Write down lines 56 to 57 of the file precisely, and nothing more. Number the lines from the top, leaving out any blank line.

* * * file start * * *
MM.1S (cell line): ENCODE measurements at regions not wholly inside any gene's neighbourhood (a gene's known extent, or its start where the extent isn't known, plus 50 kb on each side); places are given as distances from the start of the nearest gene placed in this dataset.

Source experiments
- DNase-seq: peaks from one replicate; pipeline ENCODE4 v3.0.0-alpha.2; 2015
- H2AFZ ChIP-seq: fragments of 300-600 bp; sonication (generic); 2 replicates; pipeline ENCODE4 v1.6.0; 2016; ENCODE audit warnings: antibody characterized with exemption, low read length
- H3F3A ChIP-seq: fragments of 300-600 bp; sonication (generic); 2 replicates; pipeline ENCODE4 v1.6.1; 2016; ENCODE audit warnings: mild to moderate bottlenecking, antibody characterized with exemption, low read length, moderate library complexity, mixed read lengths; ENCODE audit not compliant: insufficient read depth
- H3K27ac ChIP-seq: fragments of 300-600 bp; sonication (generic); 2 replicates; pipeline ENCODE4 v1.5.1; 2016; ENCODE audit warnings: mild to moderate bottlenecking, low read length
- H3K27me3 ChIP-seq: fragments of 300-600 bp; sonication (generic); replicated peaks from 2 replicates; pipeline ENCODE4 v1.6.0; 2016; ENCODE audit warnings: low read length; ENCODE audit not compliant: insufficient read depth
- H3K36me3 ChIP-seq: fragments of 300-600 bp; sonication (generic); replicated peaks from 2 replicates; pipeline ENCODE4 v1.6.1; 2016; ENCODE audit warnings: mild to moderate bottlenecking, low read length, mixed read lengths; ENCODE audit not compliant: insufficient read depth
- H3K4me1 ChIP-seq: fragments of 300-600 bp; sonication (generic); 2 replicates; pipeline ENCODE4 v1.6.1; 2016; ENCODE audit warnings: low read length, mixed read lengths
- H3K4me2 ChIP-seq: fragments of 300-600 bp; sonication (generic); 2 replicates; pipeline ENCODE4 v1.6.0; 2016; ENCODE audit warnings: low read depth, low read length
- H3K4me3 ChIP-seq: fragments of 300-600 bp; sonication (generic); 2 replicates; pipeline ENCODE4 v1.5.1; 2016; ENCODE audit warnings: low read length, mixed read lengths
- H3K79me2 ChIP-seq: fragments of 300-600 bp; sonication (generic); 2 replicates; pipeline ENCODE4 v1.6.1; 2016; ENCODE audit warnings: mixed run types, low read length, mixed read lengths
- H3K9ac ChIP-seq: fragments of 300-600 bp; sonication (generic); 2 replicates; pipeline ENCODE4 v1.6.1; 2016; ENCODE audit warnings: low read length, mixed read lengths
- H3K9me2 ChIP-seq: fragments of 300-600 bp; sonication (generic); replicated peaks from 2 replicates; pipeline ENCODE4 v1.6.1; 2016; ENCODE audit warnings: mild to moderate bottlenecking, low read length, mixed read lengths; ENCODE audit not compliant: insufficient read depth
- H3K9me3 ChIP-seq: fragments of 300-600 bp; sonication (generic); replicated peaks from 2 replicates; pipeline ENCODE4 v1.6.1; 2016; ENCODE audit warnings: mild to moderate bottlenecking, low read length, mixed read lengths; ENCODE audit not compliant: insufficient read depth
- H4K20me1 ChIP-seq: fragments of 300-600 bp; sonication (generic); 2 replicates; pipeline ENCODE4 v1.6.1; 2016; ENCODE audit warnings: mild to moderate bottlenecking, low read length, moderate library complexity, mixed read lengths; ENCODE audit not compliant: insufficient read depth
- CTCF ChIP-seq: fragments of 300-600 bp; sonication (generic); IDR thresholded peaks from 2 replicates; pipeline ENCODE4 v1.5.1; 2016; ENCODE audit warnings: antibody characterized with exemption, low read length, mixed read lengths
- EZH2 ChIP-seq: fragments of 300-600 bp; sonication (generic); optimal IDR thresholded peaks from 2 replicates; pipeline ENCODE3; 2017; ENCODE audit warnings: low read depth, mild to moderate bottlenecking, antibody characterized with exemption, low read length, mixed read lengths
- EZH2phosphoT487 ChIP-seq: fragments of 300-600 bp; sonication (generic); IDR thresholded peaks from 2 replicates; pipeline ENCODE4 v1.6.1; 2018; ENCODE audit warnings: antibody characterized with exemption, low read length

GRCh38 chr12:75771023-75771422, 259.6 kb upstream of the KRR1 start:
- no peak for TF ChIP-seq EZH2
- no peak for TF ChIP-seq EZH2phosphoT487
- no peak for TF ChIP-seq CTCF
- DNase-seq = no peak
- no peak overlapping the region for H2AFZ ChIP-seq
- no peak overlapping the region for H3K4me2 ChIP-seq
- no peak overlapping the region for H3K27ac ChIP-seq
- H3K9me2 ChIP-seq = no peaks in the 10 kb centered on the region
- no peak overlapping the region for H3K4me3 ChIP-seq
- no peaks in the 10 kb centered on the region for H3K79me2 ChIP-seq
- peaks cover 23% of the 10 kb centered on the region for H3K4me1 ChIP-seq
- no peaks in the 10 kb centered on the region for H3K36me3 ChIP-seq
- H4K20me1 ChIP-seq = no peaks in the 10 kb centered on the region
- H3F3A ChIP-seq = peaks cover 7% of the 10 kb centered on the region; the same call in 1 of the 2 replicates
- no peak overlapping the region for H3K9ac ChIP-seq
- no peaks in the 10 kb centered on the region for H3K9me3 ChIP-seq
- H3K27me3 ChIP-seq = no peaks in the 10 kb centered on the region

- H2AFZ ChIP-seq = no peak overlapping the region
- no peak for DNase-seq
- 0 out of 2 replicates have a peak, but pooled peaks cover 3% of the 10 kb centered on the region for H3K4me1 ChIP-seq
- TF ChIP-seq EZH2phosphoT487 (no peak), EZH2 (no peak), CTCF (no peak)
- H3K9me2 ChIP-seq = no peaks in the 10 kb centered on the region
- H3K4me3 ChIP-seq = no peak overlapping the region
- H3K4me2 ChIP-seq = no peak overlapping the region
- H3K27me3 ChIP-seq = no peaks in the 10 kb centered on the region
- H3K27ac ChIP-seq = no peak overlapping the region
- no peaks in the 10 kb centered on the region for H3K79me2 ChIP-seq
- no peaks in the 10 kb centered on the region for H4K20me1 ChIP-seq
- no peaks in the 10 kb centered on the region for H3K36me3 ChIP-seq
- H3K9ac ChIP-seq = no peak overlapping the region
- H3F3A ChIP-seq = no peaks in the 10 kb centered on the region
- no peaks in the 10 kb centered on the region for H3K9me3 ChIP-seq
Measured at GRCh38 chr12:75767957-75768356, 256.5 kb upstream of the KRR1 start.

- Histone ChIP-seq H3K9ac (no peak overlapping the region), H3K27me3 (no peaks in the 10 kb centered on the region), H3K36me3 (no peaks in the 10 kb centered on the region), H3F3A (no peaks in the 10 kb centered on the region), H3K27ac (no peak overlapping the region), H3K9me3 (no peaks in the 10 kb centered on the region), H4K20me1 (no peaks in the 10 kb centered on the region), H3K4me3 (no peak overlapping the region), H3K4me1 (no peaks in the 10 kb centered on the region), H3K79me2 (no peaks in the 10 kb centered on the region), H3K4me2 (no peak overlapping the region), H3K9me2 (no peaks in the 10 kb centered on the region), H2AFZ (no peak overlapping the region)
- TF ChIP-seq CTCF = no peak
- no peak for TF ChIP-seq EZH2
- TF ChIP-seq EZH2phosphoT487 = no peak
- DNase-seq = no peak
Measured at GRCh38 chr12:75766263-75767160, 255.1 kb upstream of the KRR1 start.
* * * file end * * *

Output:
- no peak for TF ChIP-seq EZH2
- TF ChIP-seq EZH2phosphoT487 = no peak